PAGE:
Every so often, the boys and I trek to the Paperback Exchange---an English bookstore---near the Duomo in Florence. While their books are a bit overpriced, it remains a gem as it is full of paperbacks, cookbooks, school books and more. Plus you can turn in already-read books for pennies on the dollar (we are big fans of 'recycling' books---it is less about the pennies).
On one such day, Anthony (my 14 year old) was scouring the shelves for his next-read; I snuggled into a nearby chair and devoured a Sicilian cookbook. He finally picked a Ken Follet that he hadn't read, and I walked away brimming with ideas for this post. I had seen arancini on another blog, had just walked through an outdoor market where these were being sold (and tried them!) and then again---these fried risotto balls popped out of the pages of that Sicilian cookbook.
I knew what I had to do.
Besides, adding these to my culinary repertoire means I have a go-to plan for leftover risotto.
To be fair, when I think fry I think: unnecessary fat. But if you do it right---at the exact right temperature and with proper coating---the fat shouldn't sink in at all. If fried food is that all-to-familiar 'greasy' then 1. either the grease is old and needs to be changed, 2. the coating was uneven, 3. it was left too long in the fryer, or 4. the temperature was too low. (If it is really crisp but still cold in the middle---the temperature was too high). You see? Don't fry all the time, but once in awhile is okay and if done right: your food won't be greasy and heavy but rather crisp and heavenly.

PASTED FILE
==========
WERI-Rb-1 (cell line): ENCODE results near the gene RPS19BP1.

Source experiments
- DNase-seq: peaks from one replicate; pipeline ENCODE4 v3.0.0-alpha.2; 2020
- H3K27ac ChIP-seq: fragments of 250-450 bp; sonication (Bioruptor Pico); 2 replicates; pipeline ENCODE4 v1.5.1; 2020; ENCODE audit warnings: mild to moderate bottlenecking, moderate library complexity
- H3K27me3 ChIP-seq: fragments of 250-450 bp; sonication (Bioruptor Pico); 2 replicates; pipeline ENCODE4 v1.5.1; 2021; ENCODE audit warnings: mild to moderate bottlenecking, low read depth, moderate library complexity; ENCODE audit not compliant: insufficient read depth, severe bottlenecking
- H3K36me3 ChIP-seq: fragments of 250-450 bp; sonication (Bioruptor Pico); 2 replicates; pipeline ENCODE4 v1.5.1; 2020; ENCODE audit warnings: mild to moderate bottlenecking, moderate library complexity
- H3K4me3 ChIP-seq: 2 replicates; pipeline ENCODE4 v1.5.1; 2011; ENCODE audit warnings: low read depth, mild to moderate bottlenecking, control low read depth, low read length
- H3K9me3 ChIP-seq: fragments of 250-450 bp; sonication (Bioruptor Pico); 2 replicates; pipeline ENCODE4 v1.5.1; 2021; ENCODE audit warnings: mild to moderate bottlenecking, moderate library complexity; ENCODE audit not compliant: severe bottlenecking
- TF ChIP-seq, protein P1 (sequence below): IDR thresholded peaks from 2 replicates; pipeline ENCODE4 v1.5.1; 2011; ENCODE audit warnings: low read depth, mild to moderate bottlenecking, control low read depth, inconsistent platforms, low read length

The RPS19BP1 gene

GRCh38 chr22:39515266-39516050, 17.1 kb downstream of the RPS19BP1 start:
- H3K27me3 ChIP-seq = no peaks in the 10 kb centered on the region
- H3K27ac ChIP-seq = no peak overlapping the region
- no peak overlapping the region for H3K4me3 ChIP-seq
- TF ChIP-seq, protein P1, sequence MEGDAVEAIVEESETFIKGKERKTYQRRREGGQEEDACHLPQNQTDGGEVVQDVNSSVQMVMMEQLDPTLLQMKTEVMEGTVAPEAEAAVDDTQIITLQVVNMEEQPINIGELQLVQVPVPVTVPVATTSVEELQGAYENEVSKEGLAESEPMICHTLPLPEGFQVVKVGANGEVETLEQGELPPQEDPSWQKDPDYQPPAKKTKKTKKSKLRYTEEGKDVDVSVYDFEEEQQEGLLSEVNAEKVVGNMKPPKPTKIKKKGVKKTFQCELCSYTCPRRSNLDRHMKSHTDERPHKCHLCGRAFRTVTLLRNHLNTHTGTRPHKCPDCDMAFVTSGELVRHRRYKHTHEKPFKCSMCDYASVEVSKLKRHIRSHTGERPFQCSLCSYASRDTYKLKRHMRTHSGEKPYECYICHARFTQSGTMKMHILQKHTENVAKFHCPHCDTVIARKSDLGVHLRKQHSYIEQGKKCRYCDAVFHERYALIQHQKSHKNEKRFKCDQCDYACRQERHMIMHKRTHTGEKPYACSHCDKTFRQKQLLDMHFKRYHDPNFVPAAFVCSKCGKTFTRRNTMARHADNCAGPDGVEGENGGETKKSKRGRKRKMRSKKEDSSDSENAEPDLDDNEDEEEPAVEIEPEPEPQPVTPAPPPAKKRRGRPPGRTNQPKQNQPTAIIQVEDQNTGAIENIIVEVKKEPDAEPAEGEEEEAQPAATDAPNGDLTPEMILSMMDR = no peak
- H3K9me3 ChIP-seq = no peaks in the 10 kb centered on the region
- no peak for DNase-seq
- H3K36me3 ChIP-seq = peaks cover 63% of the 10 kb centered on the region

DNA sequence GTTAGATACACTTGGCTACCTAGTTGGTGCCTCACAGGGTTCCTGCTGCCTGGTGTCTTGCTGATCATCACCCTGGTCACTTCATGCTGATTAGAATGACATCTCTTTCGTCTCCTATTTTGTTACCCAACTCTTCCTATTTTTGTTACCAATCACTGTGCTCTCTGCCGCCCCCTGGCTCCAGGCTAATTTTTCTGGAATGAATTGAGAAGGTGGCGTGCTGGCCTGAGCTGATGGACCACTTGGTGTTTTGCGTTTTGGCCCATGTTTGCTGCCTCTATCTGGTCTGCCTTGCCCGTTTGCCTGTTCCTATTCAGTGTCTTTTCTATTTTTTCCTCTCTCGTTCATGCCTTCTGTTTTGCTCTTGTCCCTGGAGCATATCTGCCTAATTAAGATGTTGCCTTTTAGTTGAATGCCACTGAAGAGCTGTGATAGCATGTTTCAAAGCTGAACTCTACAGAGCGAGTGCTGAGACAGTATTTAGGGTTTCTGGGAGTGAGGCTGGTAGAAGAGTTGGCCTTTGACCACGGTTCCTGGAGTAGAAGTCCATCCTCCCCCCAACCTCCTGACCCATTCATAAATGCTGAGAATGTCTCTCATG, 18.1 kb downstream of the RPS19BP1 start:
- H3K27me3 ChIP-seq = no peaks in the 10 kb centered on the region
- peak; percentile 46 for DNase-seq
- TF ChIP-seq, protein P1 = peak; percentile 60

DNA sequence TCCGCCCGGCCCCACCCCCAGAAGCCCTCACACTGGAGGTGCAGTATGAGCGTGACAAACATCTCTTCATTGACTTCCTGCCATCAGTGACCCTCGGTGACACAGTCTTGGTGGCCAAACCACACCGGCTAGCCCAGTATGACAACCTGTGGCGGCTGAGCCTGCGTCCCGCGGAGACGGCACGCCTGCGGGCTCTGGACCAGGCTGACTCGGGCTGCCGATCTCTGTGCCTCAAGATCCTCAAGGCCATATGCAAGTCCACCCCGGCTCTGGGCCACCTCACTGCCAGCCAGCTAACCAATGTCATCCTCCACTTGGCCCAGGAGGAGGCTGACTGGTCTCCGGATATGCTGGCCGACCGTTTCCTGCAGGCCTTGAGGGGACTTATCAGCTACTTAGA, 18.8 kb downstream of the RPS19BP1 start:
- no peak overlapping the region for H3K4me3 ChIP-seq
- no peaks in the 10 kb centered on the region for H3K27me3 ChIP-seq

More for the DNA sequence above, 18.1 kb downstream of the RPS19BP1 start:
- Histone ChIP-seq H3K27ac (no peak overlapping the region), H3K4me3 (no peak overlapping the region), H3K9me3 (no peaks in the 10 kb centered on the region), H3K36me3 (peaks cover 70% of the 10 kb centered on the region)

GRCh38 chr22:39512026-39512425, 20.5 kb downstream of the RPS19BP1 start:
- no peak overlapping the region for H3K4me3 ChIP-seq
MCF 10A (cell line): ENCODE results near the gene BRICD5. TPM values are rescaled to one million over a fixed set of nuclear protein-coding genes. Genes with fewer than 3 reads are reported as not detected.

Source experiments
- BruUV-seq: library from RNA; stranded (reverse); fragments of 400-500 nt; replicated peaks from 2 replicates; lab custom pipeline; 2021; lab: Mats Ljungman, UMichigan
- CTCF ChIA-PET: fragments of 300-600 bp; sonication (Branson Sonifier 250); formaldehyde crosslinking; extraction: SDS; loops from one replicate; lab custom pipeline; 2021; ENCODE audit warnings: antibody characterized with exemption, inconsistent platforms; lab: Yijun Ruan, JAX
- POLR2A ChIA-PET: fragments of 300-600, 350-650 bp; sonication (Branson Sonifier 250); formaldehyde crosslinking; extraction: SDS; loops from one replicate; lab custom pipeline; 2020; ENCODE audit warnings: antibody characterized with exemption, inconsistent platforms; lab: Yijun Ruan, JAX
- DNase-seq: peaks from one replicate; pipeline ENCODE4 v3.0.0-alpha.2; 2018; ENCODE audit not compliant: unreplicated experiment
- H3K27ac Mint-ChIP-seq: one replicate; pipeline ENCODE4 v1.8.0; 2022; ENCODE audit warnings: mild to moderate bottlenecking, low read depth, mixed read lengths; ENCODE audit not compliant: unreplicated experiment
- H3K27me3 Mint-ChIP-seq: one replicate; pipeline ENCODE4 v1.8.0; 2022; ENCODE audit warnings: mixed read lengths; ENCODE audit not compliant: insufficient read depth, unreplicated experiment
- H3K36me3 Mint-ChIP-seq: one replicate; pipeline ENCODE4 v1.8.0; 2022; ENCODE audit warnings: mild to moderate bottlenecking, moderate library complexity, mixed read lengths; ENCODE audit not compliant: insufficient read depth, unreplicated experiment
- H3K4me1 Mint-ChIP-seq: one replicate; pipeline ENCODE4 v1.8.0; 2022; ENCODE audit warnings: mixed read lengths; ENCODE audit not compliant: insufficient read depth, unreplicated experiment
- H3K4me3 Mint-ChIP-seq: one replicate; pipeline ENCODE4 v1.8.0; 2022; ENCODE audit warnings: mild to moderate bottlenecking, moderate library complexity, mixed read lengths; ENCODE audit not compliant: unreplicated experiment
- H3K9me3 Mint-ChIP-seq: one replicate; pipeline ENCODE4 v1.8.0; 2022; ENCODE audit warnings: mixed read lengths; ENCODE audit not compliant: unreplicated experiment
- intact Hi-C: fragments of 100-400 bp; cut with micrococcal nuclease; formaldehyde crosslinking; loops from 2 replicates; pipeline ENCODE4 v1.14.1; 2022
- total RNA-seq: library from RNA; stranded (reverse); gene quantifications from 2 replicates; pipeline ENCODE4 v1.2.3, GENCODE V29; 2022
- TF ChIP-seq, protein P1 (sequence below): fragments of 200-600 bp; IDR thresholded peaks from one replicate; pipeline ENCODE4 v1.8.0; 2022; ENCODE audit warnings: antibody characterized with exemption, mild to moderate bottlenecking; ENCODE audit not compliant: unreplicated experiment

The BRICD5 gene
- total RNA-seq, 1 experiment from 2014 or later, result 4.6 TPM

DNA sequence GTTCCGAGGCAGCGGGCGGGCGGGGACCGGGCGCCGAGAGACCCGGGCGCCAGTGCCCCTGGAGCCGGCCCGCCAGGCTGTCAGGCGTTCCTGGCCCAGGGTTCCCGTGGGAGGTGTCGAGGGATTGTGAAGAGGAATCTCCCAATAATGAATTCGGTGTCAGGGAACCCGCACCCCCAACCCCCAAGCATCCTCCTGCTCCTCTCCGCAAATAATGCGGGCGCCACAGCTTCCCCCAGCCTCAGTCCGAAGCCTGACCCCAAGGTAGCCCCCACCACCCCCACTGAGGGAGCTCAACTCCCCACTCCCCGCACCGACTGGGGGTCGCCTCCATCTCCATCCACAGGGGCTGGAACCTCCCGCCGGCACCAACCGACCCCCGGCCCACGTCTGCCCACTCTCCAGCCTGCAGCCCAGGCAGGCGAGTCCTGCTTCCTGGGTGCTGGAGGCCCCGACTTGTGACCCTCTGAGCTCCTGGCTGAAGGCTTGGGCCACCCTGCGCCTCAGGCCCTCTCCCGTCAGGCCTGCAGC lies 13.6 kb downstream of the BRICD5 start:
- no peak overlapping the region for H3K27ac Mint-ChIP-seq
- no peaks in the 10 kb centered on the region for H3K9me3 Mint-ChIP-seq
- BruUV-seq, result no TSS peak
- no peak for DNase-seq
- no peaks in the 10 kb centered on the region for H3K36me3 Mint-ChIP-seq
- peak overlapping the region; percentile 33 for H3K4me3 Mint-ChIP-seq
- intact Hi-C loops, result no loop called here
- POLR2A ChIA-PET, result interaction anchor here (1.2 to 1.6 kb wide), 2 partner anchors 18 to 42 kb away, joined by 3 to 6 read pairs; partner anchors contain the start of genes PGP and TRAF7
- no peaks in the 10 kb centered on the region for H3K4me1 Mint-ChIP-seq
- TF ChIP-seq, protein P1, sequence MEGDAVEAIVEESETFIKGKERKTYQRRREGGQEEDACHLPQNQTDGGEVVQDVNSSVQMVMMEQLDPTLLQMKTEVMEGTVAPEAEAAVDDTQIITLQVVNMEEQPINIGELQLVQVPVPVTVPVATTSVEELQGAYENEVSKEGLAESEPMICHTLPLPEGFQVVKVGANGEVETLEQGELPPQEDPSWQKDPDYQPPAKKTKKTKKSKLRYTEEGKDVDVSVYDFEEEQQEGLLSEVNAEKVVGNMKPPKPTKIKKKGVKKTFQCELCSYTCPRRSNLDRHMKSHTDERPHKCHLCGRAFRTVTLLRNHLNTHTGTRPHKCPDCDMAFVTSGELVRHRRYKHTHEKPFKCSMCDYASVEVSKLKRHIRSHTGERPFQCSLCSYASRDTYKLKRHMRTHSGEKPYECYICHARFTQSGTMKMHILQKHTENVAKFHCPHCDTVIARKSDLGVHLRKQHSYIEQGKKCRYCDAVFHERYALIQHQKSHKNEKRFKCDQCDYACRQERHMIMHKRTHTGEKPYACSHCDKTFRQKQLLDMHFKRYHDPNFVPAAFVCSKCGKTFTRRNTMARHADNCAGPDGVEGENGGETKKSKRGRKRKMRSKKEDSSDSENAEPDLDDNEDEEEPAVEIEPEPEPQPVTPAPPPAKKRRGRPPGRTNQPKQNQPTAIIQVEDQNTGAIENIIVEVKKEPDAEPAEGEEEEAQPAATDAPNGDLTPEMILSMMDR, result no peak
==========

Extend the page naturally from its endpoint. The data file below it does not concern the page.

I sampled the arancini at the festival. It worked, but I wouldn't be a repeat customer. Still I took photos so you can see the 'insides' of an authentic arancini. Pictured fillings: pancetta and peas (cone shaped, to tell them apart) and meat ragu (spherical).
Then, I did what any aspiring chef would do: I made my own.
I had leftover risotto, and placed it in my hand, pushed a big dent in the middle and filled it. Then I wrapped the risotto around the filling, dipped it in stirred egg whites, rolled them in panko crumbs and lightly fried them in olive oil (I know, lower burning point but Mario Batali swears by it... and give me time, but I think I might too).
My fillings: fresh mozzarella and a dollop of pesto AND mushroom ragu. The kids loved them. Some chopped sundried tomatoes and mozzarella would be lovely, too. Make them small and use them as bite-size appetizers, or fill them with meat, make them large and call them lunch. They can stand in as a side dish at dinner as well---just aim to make the filling complementary to the main course (and then by all means, punch up the color with some veggies!).